pump relay. Occasionally, the inertia switch will accidentally
disengage on a rough road, causing the pump to shut off. In this case,
the inertia switch must be reset by pressing the button on the switch.
shut off the fuel pump in the event of a stall, the PCM on some imports
must “see” an engine running signal from the air flow sensor to
maintain fuel pump operation. On all other vehicles, the PCM must see a
valid signal from the crankshaft position sensor to keep the fuel pump
This quick review of operating systems should
illustrate why scan tool diagnostics should be used to diagnose all
suspected fuel pump failures. If the anti-theft or security system is
defeating fuel pump operation, a trouble code will be stored in the
PCM’s diagnostic memory. In many cases, a fuel pump warranty return can
be attributed to something as innocent as a missing chip on the
ignition key or an inertia switch that must be reset per owner’s manual
FUEL PRESSURE TESTS
Fuel pressure testing is
relatively simple on conventional fuel delivery systems. An accurate
fuel pressure gauge is attached to the fuel line or fuel injector rail
and the pressure is tested key-on, engine off and key-on, engine
running. The pressure must meet manufacturer’s specifications.
A low-pressure reading can be caused by a faulty fuel pressure regulator or worn pump.
vehicles with two-line fuel systems have the fuel pressure regulator
located on the engine while more modern single fuel line systems have
the regulator built into the fuel pump module itself. Because a fuel
pump can produce pressure but fail a volume test, a professional
mechanic will also test fuel pump volume to see if the pump will
produce at least one pint (preferably two) per minute.
popular introduction of pulse-modulated (PM) electric fuel pumps early
in this decade, fuel pump pressure testing procedures have changed in
recent years. Pulse-modulated fuel pumps control fuel pressure by
changing the speed of the fuel pump. In brief, the PCM or the fuel pump
control module changes the fuel pump speed by rapidly switching the
fuel pump on and off. Because fuel pressure varies widely according to
driving conditions on PM systems, most pulse-modulated systems do not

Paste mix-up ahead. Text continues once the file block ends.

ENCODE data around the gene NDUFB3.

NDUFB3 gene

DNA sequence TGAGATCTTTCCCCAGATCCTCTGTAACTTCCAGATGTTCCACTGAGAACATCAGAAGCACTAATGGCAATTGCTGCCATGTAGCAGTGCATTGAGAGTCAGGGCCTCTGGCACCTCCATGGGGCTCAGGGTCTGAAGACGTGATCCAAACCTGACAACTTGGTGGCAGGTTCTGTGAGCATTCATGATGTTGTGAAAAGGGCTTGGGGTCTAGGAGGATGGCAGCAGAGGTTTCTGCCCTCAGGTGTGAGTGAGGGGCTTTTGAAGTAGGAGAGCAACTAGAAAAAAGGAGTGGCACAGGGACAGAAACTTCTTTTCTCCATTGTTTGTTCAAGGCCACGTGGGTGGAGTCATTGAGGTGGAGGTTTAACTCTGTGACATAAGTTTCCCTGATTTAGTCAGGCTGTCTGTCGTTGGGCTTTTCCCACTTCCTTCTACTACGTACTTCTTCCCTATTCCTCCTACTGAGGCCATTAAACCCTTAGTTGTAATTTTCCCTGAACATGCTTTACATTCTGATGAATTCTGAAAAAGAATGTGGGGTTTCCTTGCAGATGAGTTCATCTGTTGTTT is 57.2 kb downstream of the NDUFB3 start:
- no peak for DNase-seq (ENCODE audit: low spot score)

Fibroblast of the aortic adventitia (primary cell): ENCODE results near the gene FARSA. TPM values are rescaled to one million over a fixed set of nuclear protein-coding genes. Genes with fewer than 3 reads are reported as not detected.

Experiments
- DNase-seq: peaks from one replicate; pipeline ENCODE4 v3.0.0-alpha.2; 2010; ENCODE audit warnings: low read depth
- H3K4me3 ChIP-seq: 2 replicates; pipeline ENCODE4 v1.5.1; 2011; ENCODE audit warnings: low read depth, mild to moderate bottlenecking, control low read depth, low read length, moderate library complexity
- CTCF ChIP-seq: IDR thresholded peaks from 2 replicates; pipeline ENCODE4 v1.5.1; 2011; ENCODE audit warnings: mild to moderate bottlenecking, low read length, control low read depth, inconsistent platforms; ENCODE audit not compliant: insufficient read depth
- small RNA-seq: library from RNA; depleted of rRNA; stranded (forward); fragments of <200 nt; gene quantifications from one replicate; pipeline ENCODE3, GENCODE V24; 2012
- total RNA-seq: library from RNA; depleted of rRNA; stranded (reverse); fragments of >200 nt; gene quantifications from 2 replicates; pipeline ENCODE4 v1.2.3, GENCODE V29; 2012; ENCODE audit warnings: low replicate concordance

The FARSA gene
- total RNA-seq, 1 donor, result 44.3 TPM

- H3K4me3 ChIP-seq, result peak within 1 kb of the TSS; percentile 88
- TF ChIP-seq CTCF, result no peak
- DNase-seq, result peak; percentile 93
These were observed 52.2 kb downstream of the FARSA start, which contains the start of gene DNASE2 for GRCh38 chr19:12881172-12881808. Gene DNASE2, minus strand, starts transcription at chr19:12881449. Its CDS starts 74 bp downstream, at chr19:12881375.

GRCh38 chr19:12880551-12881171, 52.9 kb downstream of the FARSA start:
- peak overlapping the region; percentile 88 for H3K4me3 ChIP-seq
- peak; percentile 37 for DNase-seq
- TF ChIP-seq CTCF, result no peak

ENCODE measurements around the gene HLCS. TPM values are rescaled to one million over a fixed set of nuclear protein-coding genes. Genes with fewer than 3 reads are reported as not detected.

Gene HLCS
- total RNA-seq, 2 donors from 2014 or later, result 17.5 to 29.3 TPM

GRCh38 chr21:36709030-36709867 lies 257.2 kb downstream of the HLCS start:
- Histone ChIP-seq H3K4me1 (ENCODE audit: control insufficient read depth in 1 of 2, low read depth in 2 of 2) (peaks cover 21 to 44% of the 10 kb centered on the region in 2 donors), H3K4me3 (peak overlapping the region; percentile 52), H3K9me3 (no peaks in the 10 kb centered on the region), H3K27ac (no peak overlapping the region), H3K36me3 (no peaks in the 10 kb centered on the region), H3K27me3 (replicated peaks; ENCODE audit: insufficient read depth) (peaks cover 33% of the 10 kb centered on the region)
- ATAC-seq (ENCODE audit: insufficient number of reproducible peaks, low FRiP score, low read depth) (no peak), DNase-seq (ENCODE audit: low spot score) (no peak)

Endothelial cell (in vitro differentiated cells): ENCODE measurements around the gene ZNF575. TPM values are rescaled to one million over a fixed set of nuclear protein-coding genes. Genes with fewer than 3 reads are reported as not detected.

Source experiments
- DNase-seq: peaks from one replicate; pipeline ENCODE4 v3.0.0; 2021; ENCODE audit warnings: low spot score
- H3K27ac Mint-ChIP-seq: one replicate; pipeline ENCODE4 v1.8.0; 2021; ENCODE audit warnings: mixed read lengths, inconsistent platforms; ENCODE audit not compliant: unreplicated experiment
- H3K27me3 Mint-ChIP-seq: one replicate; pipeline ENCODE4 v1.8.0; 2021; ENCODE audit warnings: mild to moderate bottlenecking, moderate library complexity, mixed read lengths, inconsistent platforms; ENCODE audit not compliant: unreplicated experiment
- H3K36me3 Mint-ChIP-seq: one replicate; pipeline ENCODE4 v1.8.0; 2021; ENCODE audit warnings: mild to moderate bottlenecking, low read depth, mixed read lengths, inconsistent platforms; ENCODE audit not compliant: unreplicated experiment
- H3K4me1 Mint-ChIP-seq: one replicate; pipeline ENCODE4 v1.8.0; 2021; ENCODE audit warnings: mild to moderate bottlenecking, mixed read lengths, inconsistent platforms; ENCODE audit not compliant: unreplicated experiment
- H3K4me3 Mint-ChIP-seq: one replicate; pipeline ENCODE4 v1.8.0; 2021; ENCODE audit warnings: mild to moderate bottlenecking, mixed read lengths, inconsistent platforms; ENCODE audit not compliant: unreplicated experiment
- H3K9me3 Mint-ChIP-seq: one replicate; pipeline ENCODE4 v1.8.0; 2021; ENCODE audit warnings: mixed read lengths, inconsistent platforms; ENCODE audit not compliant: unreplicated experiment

have fuel pressure testing ports. Instead, a professional-level scan
tool and technical information system is required to accurately monitor
and diagnose the fuel pump’s pulse modulation cycle.
auto repair shops are driven by the flat-rate labor system in which a
mechanic is paid by the job rather than by the hour. Consequently, in
his haste to produce as many jobs per day as possible, it’s very easy
for a mechanic to skip some essential steps in fuel pump installation.
mechanics, for example, forget to check the fuel tank for dirt and
water contamination, either of which can cause a repeat fuel pump
failure. In other cases of repeat fuel pump failure, mechanics forget
to make sure that the plastic fuel tank baffle is securely attached to
the inside of the fuel tank. Because a loose baffle will tend to batter
the fuel pump until it suffers a mechanical failure, the mechanic
should also inspect the pump for a missing filter sock or other
indications of physical damage.
As for electrical failures, keep
in mind that the fuel pump relay usually wears at the same rate as the
fuel pump. Too many mechanics inadvertently create a fuel pump warranty
complaint by forgetting to replace the relatively inexpensive fuel pump
relay as a precautionary measure.
Many General Motors
applications also have experienced burned or corroded fuel pump
connectors at the fuel tank. These connectors are readily available or
included with the fuel pump and should be installed as part of the fuel
Lastly, many fuel pumps are grounded directly to
the vehicle’s frame. Cleaning the frame ground and coating it with
corrosion inhibitor should be standard operating procedure for
servicing these systems.
Gary Goms is a former educator and
shop owner who remains active in the aftermarket service industry. Gary
is an ASE-certified Master Automobile Technician (CMAT) and has earned
the L1 advanced engine performance certification. He is also a graduate
of Colorado State University and belongs to the Automotive Service
Association (ASA) and the Society of Automotive Engineers (SAE).